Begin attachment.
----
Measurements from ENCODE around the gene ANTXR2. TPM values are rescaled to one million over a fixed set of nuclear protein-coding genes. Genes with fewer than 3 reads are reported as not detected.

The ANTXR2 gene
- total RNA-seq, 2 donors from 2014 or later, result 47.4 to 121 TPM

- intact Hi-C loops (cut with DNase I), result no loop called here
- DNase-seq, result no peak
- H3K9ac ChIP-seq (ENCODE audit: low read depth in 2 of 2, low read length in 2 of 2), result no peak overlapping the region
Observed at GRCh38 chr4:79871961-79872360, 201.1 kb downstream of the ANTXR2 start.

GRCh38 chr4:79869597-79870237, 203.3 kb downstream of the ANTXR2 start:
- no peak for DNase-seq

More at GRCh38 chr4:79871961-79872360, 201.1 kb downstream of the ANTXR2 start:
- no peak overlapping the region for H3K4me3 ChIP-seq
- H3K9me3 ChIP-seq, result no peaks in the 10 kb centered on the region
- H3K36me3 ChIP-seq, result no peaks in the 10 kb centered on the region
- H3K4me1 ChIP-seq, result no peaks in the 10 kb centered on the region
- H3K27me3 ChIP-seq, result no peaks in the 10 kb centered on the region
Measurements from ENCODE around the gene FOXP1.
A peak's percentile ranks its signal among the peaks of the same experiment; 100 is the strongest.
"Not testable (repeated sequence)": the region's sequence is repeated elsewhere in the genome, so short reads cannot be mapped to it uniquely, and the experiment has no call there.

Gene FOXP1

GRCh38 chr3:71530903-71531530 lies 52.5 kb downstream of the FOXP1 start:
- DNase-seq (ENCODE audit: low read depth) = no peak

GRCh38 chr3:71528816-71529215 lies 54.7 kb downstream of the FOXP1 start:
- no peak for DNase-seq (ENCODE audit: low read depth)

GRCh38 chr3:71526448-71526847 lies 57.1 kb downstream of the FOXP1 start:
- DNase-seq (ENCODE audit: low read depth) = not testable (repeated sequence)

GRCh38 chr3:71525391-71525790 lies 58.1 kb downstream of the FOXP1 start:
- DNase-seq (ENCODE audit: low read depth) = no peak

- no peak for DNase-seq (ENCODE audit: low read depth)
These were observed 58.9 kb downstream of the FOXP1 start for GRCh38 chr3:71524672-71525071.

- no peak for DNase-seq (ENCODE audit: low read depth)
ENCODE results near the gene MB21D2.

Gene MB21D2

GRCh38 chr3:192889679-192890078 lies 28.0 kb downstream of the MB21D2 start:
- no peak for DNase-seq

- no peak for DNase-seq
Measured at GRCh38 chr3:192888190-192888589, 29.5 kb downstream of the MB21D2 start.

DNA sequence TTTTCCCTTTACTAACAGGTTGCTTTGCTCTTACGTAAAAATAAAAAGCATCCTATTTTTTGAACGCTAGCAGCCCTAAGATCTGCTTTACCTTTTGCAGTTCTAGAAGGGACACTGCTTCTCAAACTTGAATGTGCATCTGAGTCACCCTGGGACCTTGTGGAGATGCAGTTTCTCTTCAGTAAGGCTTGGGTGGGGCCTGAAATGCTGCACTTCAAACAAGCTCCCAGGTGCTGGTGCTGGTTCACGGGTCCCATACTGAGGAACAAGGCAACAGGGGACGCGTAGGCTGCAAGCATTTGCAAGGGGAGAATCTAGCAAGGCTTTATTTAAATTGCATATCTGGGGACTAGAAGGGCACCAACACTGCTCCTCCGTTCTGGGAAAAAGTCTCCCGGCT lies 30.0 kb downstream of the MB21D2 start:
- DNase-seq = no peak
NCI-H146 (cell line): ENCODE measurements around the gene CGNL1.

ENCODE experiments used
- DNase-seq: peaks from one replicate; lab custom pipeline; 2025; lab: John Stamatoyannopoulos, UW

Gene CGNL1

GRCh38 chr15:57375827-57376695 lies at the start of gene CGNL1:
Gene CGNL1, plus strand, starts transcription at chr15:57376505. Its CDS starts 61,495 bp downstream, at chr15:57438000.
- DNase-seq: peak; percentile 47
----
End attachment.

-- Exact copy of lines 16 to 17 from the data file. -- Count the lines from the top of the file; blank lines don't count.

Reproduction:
Measurements from ENCODE around the gene FOXP1.
A peak's percentile ranks its signal among the peaks of the same experiment; 100 is the strongest.